Several weeks before Brookside disappeared from the screens, whilst languishing in a purgatory-like late-night slot, came a hilarious but somehow poignant confrontation which epitomised the overpowering sense of culture clash of the soap’s final few years.

The confrontation takes place on the suburban Liverpool cul-de-sac where the show was mainly set, between Jimmy Corkhill, one of the stalwarts of the soap, and an unpleasant new figure, Jack Michaelson, a drug dealer despised by the local residents.

Jimmy, a former small-time drug dealer and renowned hard man himself, takes it upon himself to tell Michaelson to behave himself. Unimpressed, Michaelson simply stares Jimmy out with the following words: “Fuck off!”

It’s a superb moment: it’s a genuinely funny moment, but probably largely because of its incongruity. Jimmy finds it shocking, and we share his surprise. Jimmy’s shocked for two reasons.

Firstly, he’s being told to fuck off inside the confines of British soapville. Even in Brookside, controversial though it might have been, there are rules preventing that kind of language.

Secondly, it’s as if some code of honour has been broken. 1980s Brookside might have been edgy and ‘gritty’, if you will, but it certainly wasn’t vulgar. It was darker, harder, and perhaps more working class, but if it was, it was generally a ‘respectable’ working class. Something had changed.

I’m reminded of Mary Whitehouse’s naïve but rather quaint belief that dock workers never spoke a stronger word than ‘bloody’. Some kind of artificial frontier’s been crossed, and as the camera pans in to Jimmy’s astonished face, he realises it too.

With the news that Brookside’s 30th year anniversary will be marked by a new retrospective DVD of its best storylines and the houses that made up the close currently for sale after years of neglect, it’s worth briefly considering just what Brookside stood for.

Brookside’s twenty-one year history as Channel 4’s flagship soap opera ended in late 2003. The final few months were somewhat ignominious; for a drama previously applauded for its ability to reflect genuine social concerns into a mainstream format, with high ratings throughout most of its tenure, to end its days in a graveyard slot doesn’t quite seem fitting. Having said that, the writing had been on the wall for years.

For a supposedly working-class soap, Brookside had a lot of ambiguities that haven’t always been recognised. Most of these manifested themselves during the final decade of the show, but scratch the surface of the soap and its ‘working-class’ identity becomes ever more dubious.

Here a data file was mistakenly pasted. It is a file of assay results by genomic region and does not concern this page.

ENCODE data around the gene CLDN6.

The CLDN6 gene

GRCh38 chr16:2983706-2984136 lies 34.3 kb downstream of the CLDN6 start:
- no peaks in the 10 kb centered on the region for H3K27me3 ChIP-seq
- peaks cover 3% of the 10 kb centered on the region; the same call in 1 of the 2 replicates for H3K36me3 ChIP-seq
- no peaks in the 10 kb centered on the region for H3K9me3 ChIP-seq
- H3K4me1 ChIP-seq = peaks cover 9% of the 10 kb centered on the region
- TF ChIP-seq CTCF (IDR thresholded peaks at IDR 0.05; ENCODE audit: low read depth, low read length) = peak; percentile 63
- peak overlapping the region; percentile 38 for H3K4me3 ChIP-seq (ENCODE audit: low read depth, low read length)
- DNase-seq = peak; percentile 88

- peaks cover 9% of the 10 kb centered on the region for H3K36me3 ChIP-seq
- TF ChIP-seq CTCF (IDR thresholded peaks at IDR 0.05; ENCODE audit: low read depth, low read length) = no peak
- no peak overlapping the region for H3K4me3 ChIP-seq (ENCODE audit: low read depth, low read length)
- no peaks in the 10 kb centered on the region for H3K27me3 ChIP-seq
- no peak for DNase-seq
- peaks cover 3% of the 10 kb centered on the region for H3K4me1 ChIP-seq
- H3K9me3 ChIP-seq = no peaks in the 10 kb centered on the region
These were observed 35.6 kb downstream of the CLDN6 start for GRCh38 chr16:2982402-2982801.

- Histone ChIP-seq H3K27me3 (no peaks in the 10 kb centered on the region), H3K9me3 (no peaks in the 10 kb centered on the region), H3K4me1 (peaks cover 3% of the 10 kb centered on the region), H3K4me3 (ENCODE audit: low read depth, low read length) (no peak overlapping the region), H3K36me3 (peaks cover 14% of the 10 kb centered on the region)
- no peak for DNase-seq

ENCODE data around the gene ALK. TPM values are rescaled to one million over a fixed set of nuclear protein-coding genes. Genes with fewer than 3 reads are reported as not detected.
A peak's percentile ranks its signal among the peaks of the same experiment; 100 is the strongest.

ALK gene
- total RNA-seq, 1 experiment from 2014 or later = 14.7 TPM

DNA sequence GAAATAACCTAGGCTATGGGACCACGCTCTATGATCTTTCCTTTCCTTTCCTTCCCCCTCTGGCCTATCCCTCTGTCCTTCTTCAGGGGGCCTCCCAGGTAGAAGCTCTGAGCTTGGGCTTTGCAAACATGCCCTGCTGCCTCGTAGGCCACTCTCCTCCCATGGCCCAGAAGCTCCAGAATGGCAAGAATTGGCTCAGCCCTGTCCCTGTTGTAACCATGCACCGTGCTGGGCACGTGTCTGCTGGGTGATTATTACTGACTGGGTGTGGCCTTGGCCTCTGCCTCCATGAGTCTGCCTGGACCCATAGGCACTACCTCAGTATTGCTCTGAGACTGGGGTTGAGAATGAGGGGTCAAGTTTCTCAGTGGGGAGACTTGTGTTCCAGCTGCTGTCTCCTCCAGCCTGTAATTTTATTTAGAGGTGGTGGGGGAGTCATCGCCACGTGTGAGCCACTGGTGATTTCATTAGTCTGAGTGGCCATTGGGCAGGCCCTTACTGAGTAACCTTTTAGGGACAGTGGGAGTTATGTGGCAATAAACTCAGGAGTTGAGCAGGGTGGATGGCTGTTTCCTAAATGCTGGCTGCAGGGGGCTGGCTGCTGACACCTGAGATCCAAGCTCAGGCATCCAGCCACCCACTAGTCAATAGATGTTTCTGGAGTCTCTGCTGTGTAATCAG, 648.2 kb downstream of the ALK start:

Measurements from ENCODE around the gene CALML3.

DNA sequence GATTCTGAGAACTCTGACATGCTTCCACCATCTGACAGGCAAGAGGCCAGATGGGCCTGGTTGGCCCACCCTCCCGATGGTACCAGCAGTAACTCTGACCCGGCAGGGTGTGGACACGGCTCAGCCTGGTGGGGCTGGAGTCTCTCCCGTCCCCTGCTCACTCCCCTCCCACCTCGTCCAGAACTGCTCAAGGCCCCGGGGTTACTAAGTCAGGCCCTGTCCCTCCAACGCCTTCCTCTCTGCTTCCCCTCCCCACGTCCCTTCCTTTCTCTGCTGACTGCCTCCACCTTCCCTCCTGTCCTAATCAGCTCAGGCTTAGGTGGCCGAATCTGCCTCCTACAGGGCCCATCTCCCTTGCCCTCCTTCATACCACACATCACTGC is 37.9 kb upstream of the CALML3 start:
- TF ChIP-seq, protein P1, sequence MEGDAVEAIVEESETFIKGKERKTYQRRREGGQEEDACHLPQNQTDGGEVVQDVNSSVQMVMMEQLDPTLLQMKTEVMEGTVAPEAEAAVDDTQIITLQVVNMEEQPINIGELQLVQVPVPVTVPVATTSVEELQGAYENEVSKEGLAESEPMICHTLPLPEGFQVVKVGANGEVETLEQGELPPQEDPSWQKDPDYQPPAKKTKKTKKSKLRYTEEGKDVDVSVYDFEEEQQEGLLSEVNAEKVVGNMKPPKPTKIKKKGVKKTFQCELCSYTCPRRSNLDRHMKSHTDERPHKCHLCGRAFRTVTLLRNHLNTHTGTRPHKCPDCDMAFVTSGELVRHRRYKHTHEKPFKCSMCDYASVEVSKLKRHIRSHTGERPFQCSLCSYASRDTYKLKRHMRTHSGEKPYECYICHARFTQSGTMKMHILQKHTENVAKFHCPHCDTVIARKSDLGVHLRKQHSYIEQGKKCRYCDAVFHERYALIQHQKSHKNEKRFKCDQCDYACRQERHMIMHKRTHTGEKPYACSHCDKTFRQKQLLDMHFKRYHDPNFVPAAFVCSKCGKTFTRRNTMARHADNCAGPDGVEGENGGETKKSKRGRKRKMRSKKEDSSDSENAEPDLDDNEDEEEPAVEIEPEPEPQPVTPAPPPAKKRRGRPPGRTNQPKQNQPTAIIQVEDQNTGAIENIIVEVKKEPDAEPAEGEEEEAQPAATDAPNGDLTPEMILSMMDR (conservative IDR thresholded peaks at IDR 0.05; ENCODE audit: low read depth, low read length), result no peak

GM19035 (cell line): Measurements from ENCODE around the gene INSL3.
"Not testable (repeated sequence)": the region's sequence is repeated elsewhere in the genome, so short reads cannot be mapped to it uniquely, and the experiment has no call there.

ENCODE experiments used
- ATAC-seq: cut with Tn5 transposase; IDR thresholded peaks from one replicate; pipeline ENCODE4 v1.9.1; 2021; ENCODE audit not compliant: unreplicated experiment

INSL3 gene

Liverpool, it seems, has long walked the line between lamented post-industrial depressed city and proclaimed ‘city of culture’, a city modernised both culturally and artistically. Brookside served as a form of connective tissue between the two poles.

There are those who would argue that Brookside’s biggest artistic legacy was as a snap-shot of gritty working class life, a mainstream, serialised Boys from the Blackstuff, particularly in its critical heyday in the 1980s. But for those who would try to characterise the soap in such terms, a brief history lesson may be in order.

The producers would no doubt argue that Brookside’s identity changed over the years to reflect the time. But Brookside was always essentially a middlebrow production.

Brookside Close was built specially for the show before production started in 1982, partly because of practicality, but largely to aim towards ‘realism’. But when the words ‘1980s Liverpool’ flare up, a leafy, self-contained suburban cul-de-sac isn’t the first image that springs to mind.

Even in the 80s, there was a sizable yuppie contingent in the cast, which remained with the show throughout its run. Talking about hard-edged characters like Barry and Sheila Grant, Jimmy Corkhill and Jack Michaelson is fine, but let’s not take our eyes off the ball. One of the soap’s most popular 1990s character was an upper-class old fellow called Bing Crosby.

But how does a popular national soap, noted for its strong regional cultural slant, reflect big changes in culture? Awkwardly, is the answer. Liverpool’s cultural make-over – real or imagined – promoted two very big changes to Brookside in the mid-1990s.

The action became more focused on a new ‘parade’, a nearby development of shops, bars, nightclubs and restaurants. This was an obvious attempt to broaden the remit into a more glitzy, suburban format, ostensibly reflecting Liverpool’s rejuvenation and recovery programs.

Ron Dixon

Then, in 1995, Hollyoaks emerged. Like Brookside, Hollyoaks was created by Phil Redmond. Crucially, though, it was set in Chester, not Liverpool. Hollyoaks was plush, upmarket, had a much younger cast, and was more fashionable and media-friendly.

Brookside, meanwhile, had a lot of baggage. It wasn’t sexy enough, wasn’t modern enough and carried with it too much class history. Louder, dumber, noisier, faster, stupider… say what you will, but Hollyoaks is still going strong.

Hollyoaks is what Brookside latterly tried to be, and failed: a generalised, national, truly middlebrow soap opera.

Hungry for more Brookie? Try our review of Ron Dixon’s top five storylines

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